As far back as March, it was reported that former vice president Joe Biden had been considering, in his inner circle, a strategy to formally announce his intention to only seek a single term in office if he wins. The issue, of course, has to do with his age, which would put him at 78 by inauguration day in 2021, and 82 by the time the 2024 election rolled around. Now, there is a new story out in which numerous Biden advisers are dropping hints, with some outright stating it as a fact, that the former vice president would not be launching a reelection campaign in 2024 if he wins next year.

Why not raise the issue before now? Some advisers saw it as a gimmick which basically providing reasons not to vote for Biden. On the other hand, the writing seems to be pretty cut in stone at this point:

According to four people who regularly talk to Biden, all of whom asked for anonymity to discuss internal campaign matters, it is virtually inconceivable that he will run for re-election in 2024, when he would be the first octogenarian president.

Story Continued Below
“If Biden is elected,” a prominent adviser to the campaign said, “he’s going to be 82 years old in four years and he won’t be running for reelection.”

The adviser argued that public acknowledgment of that reality could help Biden assuage younger voters, especially on the left, who are unexcited by his candidacy and fear that his nomination would serve as an eight-year roadblock to the next generation of Democrats.

By signaling that he will serve just one term and choosing a running mate and Cabinet that is young and diverse, Biden could offer himself to the Democratic primary electorate as the candidate best suited to defeat Trump as well as the candidate who can usher into power the party’s fresh faces.

“This makes Biden a good transition figure,” the adviser said. “I’d love to have an election this year for the next generation of leaders, but if I have to wait four years [in order to] to get rid of Trump, I’m willing to do it.”

The line of reasoning is pretty clear. Many younger voters and progressive voters aren’t fancy on Joe Biden when compared to new and fresh faces in the Democratic Party. On the other hand, though, they want to defeat President Trump. What better way than to use Biden as a placeholder for a more progressive candidate in the future.

It was also speculated that Biden could choose a rising star like Stacey Abrams, the former Georgia gubernatorial candidate. Reports said that Biden met with Abrams earlier this year, but she wasn’t entirely sold on the idea at the time, still keeping her options open for a possible Senate run or a presidential run of her own.

It just so happens, however, that Abrams said this week she’s open to being a vice presidential pick while speaking on the Cape UP podcast:

But the biggest moment came when I asked Abrams whether she would consider being the vice presidential nominee. “Yes,” she said simply and then articulated why after acknowledging the “very weird position” of talking about such ambition publicly.

“I’m a black woman who’s in a conversation about possibly being second in command to the leader of the free world and I will not diminish my ambition or the ambition of any other women of color by saying that’s not something I’d be willing to do,” Abrams said to raucous applause.

Biden also mentioned Abrams’ name a couple of weeks ago when speaking in Iowa so clearly there’s a reason he’s keeping her in the mix.

Back to the Biden one-term pledge and how it would affect the race. As we wrote back in March, for Biden to consider publicly stating he would only serve one term would be a way of signaling to voters that maybe they shouldn’t waste their time with someone who can’t lead the party for two terms in the White House. Would Democratic primary voters really want to be put in the position of swapping candidates in 2024 and risk having some sort of primary challenge in what should be a year of unity with an incumbent nominee?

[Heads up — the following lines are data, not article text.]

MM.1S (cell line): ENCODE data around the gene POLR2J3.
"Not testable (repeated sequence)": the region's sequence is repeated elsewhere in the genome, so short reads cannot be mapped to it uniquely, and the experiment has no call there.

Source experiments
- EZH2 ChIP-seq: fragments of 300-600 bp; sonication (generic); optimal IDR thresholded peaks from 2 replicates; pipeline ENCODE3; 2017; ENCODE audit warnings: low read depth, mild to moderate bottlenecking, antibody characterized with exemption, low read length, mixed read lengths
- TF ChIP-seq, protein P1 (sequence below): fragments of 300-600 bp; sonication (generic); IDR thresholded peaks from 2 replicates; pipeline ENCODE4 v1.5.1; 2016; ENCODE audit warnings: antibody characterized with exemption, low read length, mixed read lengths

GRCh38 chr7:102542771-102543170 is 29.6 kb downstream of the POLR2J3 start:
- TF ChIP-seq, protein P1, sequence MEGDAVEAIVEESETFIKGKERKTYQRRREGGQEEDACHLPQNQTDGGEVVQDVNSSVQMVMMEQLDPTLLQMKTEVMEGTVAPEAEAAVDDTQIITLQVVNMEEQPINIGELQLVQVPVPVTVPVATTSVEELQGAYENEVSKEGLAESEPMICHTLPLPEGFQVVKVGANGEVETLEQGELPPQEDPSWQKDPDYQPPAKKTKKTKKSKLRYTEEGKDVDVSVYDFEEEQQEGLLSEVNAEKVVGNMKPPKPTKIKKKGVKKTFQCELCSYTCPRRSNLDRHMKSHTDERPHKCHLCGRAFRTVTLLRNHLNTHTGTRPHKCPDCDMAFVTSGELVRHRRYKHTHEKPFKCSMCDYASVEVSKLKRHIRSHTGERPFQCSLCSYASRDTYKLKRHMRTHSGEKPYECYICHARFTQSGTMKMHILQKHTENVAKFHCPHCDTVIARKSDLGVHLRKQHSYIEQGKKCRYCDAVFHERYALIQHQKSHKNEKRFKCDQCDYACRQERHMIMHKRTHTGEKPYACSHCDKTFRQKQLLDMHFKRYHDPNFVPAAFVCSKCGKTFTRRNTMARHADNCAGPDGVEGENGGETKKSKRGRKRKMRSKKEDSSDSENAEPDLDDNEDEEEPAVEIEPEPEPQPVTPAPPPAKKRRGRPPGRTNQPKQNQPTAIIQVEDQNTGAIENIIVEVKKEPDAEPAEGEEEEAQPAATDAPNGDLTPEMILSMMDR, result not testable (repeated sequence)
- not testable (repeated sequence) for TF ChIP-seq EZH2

The debate remains within Biden’s campaign over the issue of pledging to serve a single term. One strategist framed the issue as a referendum on President Trump:

A political strategist who has recently talked to one of Biden’s closest advisers made the argument for serving one term this way: “Is 81 years old too old to be president? Yes. Is an eighty-one year-old president standing for reelection likely to be successful? He is not. And is it the right thing to do for the country? No. Biden wouldn’t be running if it were President Jeb Bush or President Marco Rubio. He’s running because it’s an exigent circumstance — Donald Trump. The next president will have to have oppositional virtues to the last president. We have a presidency that is defined by abject selfishness, self-regard and self-interest. So a one-term pledge would be viewed as an act of selflessness, putting the country ahead of any ambition.”

In other words, Biden is only in the race to win back the White House for Democrats and then walk out the back door in 2024 and hand the reigns over to someone else. Basically, 2020 for Biden is a plea to Democrats who seriously dislike the current President and would vote for “anyone but Trump” just to get him out of office.

At some point, the issue will come to a head, perhaps on the debate stage if Biden is asked about serving a single term. There’s almost no upside in a public pledge to out yourself as a lame-duck President before you’ve even won the White House. Biden will likely stick with open-ended answers about how he “feels great” and can’t see that far in the future.


With this report circulating around, the Biden campaign saw fit to respond to Politico by denying that there is an ongoing discussion within the campaign over the question:

Clearly the Biden camp knows as well as anyone else that talking about term-limiting yourself as a candidate is not the right kind of message voters want to hear.